Not all employees are confident if given the task of speaking in public. Some of them are experts in doing their assigned job, but they dislike speaking in front of other people. It doesn’t mean they don’t know what to say. They’re just not comfortable talking to a crowd. If you see these employees as potential leaders given their strengths, it helps improve their public speaking skills. These are some useful tips to follow.
Give them the chance to speak during meetings
Invite them regularly during meetings. Offer these employees enough time to speak and be heard. Don’t judge them right away. Allow them to explain ideas and respond to questions. Start with small meetings before asking them to speak in bigger conversations.
On other meetings, you can offer an opportunity to present ideas using slides, videos, or pictures. It could be challenging, but it’s an excellent chance to practice. Start with a presentation among fellow employees before trying to speak with other executives. You should invest in a projector mount so that any presentation will be smooth, and won’t encounter technical glitches.
Allow them to speak directly with you
You can’t expect your employees to be confident when speaking in public if it’s impossible to speak with you. Talking to the boss is a huge leap for some people, and giving your employees the chance to speak to you could boost their confidence. If they have ideas, let them talk to you and express their thoughts. They might feel even more confident when speaking to other executives if they can reach out to you with ease.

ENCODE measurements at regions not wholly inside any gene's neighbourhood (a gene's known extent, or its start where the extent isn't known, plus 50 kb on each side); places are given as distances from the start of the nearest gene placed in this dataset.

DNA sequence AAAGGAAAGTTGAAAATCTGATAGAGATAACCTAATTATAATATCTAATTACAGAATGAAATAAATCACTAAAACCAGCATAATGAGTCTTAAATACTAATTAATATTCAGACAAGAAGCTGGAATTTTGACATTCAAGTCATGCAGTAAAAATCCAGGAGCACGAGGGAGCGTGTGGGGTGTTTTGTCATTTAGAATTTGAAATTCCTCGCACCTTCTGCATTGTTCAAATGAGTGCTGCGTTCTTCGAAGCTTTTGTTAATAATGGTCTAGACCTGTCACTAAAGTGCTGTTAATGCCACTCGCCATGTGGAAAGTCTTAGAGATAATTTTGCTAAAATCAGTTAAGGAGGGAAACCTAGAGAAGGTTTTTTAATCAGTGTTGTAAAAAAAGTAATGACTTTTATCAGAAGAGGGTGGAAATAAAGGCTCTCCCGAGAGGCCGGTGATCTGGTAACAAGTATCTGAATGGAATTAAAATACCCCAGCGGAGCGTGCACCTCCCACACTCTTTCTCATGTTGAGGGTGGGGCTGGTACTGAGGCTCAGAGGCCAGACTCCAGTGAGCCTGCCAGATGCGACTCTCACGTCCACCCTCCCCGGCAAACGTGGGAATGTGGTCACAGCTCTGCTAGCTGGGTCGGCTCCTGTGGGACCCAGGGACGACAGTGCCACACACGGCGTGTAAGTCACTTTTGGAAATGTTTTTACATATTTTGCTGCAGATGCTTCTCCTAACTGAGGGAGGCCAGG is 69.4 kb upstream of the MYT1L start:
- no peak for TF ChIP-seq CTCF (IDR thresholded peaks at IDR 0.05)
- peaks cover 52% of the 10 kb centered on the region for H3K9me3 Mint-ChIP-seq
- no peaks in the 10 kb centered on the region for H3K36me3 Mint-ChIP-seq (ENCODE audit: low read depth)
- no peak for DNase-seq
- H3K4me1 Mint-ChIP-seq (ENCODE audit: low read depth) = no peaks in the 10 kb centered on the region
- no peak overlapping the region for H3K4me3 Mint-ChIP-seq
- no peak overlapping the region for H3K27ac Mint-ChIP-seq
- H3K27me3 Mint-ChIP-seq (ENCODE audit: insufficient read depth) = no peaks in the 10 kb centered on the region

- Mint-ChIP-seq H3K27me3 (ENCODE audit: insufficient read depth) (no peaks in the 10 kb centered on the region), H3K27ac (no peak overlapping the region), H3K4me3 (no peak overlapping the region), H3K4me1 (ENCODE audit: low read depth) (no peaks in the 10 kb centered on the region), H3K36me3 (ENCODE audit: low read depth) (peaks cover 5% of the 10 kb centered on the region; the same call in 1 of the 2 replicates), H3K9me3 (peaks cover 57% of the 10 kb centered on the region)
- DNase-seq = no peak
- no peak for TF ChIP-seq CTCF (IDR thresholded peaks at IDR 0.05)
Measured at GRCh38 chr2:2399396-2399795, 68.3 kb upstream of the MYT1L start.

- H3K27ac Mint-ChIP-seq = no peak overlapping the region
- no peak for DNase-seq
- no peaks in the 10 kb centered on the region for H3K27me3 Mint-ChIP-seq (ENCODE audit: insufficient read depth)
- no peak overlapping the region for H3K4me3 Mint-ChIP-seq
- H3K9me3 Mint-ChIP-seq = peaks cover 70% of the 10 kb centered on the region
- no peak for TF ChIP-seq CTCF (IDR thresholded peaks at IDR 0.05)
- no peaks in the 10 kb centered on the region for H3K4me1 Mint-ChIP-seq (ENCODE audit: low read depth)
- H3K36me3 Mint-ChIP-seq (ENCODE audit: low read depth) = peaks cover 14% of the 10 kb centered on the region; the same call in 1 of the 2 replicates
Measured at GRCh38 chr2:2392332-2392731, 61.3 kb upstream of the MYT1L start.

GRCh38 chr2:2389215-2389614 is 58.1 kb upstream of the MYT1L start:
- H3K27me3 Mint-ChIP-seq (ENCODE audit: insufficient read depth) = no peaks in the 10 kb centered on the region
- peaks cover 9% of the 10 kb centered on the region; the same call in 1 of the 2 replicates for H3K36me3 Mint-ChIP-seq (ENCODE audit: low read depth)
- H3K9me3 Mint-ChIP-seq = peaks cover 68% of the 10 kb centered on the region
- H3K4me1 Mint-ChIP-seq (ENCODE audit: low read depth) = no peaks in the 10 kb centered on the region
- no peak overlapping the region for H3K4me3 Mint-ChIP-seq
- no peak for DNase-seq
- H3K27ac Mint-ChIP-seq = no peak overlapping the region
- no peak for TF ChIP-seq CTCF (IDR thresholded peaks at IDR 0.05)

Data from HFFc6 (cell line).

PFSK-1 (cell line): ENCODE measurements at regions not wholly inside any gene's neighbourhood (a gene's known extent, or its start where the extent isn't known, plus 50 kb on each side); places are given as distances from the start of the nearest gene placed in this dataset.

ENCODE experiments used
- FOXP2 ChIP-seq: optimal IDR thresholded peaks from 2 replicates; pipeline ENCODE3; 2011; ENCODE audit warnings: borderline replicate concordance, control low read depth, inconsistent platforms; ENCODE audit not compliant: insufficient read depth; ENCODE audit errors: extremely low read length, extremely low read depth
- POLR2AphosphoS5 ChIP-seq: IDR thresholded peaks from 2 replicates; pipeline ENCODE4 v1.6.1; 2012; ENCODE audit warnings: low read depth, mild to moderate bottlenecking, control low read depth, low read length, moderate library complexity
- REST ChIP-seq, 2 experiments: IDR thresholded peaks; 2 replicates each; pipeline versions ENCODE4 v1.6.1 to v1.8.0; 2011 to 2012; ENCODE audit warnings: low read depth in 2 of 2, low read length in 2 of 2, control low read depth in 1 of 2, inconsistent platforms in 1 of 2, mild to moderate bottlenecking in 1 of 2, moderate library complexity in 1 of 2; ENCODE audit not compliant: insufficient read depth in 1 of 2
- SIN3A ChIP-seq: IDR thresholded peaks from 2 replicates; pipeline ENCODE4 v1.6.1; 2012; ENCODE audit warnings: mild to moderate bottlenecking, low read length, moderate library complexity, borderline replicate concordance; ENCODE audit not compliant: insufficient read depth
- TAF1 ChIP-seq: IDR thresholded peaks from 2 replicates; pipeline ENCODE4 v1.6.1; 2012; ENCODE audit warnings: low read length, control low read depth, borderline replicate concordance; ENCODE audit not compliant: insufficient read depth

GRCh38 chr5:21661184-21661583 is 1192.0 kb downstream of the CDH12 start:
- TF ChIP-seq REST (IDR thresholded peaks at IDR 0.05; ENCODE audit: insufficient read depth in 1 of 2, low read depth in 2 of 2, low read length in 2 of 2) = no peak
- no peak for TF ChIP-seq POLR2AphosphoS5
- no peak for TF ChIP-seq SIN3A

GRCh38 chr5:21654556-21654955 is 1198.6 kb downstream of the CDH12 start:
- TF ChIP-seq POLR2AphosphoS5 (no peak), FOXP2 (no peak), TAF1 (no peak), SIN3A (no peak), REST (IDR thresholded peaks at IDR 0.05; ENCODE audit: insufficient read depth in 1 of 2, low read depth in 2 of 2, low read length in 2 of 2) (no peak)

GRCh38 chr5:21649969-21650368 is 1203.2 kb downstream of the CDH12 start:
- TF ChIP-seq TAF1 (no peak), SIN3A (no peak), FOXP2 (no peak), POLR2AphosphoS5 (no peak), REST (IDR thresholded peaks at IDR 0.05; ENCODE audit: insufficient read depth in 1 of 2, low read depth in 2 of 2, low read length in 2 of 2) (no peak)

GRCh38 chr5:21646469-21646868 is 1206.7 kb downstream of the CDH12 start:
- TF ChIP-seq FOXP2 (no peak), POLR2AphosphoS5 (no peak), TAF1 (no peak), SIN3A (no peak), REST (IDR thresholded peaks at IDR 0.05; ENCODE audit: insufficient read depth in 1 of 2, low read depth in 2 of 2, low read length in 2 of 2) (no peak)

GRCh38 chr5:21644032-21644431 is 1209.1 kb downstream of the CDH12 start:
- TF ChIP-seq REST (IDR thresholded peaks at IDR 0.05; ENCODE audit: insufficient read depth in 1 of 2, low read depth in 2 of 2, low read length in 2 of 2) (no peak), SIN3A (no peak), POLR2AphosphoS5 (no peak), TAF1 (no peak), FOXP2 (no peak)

Offer opportunities for public speaking
If there are tasks involving public speaking, you can tap the employee to deliver it. Make it clear that your goal is to help build public speaking skills. There might be hesitations at first, but your employee will eventually accept the responsibility. With constant exposure, your employee becomes more confident.
Give positive feedback and constructive criticisms
You can’t expect your employees to become confident right away. It entails practice. You should also provide feedback for improvement. Make sure you don’t say harsh comments that could prevent your employee from speaking again next time. Be supportive and try to offer advice for development. Offer a challenge to step up by saying that you see potentials. You can even provide tips you use to be confident when speaking in public.
You can’t force everyone to feel comfortable talking in public, but you can keep offering support. Your employee will eventually get used to the idea. Who knows? The ones you least expect to step up and volunteer, will do it next time.
You will feel proud of yourself if you can help change these employees. They will also acknowledge your contributions to their lives. Promote employees who work hard and are trying their best to improve their skills. They might not feel comfortable, but you should praise them for even trying.